12 hours later, everything was ready. He and a select few were outside around the fire. His father and mother were there, along with his siblings. His small group of friends was there, what few bohemians could be found in a typical Midwestern town. Each guest had also brought a few friends of their own, as the tradition went. The fire was cracking and rustling, nudging the logs toward immolated freedom. The stage was set for his gift; all that was left now was to give it. He took to his feet and without preamble began to declaim in a loud voice.
As he speaks there is a strange ringing that he can hear building inside his ears. He is suddenly conscious of just how loud he has been speaking. Beginning now to stumble over his words, he momentarily reconsiders his choice of venue.
-Too late to stop now,
he thinks to himself and then continues.
He now takes a measured and [he believes] more adult tone. In his mind’s eye the darkened skies are opening and a voice from heaven is ringing out, like at Christ’s baptism. But will the bystanders hear his impassioned argument in favor of a wholehearted pursuit of truth and beauty or will they only be frightened of the thunder, as were the Israelites?
Upon finishing, he heavily resumes his seat with the air of a king who has just issued a weighty judgment.
-It is good to be the king.
his mother hesitantly begins,
-How…nice! Thank you.
He is confused.
He has decided to change his methods.
-If I can’t reach anyone with sincerity, then I will through satire,
He would become a parody of their suburban ethic. He would allow himself to be immersed in their concerns, drown himself in their diversions, become more like them than they were themselves. Someone would understand, turn and be healed. He would do his best impression of them. He would watch Dancing with the Stars, wear khakis, and drink vanilla chai….whatevers.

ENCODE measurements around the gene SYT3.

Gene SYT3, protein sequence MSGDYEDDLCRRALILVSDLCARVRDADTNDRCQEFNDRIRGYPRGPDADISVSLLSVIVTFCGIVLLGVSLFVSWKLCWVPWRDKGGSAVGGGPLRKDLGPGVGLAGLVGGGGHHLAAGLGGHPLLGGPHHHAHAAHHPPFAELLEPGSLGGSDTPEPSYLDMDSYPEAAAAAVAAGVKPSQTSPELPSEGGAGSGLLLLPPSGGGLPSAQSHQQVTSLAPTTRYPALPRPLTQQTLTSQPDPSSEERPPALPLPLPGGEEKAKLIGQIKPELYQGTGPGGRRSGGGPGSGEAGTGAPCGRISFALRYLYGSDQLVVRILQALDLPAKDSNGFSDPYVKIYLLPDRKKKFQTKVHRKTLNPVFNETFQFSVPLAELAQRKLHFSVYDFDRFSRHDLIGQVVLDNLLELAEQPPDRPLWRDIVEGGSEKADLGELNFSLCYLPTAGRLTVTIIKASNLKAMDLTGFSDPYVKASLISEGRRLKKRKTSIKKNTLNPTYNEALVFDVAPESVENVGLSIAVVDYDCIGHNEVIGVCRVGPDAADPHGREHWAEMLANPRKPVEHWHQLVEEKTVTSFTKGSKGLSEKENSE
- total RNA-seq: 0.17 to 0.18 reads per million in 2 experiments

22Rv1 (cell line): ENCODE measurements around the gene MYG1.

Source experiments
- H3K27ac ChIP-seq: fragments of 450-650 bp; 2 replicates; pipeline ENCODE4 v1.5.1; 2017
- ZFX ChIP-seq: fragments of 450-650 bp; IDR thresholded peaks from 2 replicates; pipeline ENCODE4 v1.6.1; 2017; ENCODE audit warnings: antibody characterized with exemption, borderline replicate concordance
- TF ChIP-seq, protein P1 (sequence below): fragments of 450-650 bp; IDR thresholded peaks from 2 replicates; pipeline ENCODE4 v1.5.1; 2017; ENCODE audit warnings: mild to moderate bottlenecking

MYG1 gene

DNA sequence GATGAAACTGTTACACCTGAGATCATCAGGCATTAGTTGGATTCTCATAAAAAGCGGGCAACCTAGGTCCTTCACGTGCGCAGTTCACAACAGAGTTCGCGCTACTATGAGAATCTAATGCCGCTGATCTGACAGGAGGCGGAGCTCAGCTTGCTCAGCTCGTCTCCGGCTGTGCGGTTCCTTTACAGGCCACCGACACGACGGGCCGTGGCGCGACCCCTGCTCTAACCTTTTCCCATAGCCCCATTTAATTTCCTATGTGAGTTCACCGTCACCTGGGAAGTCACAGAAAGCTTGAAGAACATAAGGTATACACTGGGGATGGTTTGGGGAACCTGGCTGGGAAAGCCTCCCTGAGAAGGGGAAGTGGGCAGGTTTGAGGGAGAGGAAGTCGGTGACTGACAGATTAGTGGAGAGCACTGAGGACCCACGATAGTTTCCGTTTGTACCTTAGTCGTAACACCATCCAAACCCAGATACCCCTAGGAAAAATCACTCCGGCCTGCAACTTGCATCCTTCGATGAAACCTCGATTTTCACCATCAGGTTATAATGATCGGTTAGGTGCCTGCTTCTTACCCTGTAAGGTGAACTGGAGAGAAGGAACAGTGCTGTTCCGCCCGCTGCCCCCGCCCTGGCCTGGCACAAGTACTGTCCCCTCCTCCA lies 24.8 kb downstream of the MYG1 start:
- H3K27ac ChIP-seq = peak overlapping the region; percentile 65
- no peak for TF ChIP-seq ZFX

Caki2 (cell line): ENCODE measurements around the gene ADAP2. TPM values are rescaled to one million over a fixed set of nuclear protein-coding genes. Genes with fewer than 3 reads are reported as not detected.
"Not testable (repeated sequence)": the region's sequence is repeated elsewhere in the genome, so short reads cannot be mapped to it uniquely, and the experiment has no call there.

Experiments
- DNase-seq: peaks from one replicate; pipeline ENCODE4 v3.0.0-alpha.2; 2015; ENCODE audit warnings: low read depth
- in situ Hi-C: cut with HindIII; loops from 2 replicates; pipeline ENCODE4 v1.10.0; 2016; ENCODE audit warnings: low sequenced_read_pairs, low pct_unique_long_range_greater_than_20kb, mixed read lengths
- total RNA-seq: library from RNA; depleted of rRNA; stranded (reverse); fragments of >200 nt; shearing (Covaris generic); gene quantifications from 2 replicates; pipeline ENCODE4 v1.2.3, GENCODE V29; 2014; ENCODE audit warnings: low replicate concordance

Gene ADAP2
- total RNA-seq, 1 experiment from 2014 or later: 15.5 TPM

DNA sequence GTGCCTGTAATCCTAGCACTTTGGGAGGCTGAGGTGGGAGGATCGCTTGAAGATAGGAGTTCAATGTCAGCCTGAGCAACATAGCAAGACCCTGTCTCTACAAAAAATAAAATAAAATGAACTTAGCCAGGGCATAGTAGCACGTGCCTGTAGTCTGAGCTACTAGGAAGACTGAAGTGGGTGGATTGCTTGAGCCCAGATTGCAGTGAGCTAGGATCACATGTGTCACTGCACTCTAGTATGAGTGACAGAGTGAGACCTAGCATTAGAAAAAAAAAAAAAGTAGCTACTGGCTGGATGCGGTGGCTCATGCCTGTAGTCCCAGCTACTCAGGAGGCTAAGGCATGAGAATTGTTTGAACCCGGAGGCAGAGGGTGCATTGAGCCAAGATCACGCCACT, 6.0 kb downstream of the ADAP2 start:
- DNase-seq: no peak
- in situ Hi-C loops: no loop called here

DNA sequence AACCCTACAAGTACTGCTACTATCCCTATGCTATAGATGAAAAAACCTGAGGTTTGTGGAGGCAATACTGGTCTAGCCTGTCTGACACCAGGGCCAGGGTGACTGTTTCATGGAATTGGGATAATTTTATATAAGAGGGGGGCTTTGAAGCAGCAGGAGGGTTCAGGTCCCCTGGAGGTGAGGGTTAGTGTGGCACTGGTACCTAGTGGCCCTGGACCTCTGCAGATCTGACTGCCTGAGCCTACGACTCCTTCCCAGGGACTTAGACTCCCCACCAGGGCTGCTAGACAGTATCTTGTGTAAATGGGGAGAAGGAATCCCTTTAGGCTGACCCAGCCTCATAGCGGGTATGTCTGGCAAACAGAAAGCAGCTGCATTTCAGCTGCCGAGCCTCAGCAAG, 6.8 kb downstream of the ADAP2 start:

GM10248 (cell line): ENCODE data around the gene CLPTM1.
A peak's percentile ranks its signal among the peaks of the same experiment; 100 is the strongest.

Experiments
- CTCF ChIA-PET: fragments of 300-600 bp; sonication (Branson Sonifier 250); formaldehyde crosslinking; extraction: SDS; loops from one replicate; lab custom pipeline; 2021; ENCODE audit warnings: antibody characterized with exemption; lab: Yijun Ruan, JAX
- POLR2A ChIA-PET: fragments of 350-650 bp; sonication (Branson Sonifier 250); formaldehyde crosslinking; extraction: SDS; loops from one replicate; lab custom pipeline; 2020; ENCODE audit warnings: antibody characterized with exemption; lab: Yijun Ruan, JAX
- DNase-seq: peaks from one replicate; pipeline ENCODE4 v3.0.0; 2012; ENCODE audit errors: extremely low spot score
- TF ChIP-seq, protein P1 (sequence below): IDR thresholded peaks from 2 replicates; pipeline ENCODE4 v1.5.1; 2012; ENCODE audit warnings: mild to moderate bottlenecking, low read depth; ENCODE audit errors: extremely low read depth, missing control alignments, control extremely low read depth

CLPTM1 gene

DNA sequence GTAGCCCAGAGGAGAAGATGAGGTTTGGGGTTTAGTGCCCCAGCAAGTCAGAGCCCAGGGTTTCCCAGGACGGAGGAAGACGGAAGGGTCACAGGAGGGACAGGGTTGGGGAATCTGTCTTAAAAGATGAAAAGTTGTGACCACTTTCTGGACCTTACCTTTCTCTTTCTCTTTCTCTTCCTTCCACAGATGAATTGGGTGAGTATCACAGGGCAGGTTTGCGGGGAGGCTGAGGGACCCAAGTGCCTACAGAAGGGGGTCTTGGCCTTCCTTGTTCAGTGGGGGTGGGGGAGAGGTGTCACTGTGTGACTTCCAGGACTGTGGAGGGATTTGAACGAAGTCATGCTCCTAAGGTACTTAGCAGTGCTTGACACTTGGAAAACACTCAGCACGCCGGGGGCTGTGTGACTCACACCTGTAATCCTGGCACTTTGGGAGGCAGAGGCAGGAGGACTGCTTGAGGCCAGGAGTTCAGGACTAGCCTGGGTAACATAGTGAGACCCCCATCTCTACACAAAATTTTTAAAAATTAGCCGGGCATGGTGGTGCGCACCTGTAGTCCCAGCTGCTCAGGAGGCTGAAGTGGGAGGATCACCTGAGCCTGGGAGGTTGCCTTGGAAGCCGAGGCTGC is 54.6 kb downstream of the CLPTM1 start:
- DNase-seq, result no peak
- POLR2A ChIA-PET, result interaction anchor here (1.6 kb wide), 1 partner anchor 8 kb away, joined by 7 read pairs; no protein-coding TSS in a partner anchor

-For my birthday dinner…
-…I would like to go to T.G.I. Fridays. After that we can go to Showplace and…
here he couldn’t help but shudder
-…watch the new Die Hard. That’s really all I want. Ok.
A few hours later they were all piled in the car. He could barely contain his smirk while walking into the restaurant. The tremendous irony which nobody but he himself seemed to pick up on was indescribably gratifying. It was as if he was the only person wearing clothes in the whole city.
-Thanks, mom and dad!
he said loudly.
It had been a long time since he had written anything that he didn’t immediately email to a colleague. Art, the pursuit of truth and beauty, even the conscious effort behind his crusade to subvert the professional class had all fallen away. The khakis were no longer an ironic coup, they were him. And they were pressed.
He had invented a new tradition, though, one which he performed every day during the drive home. It began very simply. At a stop light he would fix his eyes on some object in the distance and slowly pull in a deep breath. He held his breath and focused completely on that object he was staring at, using his peripheral vision to drive. His pulse would rise gradually until it was thudding heavily behind his ears. Something about that pressure building in his chest felt right. His mind was active, too. He imagined that if he could hold his breath in just a little longer this time his heart and lungs would explode out and paint the inside of his windshield. He would need windshield wipers on the inside but they wouldn’t be there.
He had almost caught his breath when he pulled into his driveway. And then, stepping out of his car, it hit him. It was the smell of wood smoke. Someone on his street, neighborhood committee be damned, was having a bonfire. But he knew that it wasn’t just a bonfire, it was a bonfire today. It was on this day. The memories didn’t flood back; they rose up as gently and silently as smoke. He could see himself at 20, flushed with pride at his new undertaking, his great adventure. Then Sam at 17 rose up and started making some sort of ridiculous speech. He saw himself at 12, rising, feeling the buildup and release of his first inspiration, of his first fumbling attempt at authenticity. And even earlier, younger, less remembered Sam’s were there. They all had that burning heart, that desire to wave their hands and have everything make sense.
He understood then how far he had fallen. It wasn’t the khaki’s, it was him. His heart had just…cooled down. He had lost any sense of urgency. He stood there for a while longer, savoring that smell and the clarity that it had brought. Then he knew what he needed to do.
Walking inside, pulling open drawer after drawer, he gathered up a black Pilot G-2 and some stray engineering paper he hadn’t used since graduating. He didn’t stop to think, he just let his hand move across the paper.
“My life began on my birthday and ever since then that day has been pretty important to me…”
And on and on he wrote, long into the night. It wasn’t very good, but that didn’t matter. It was his.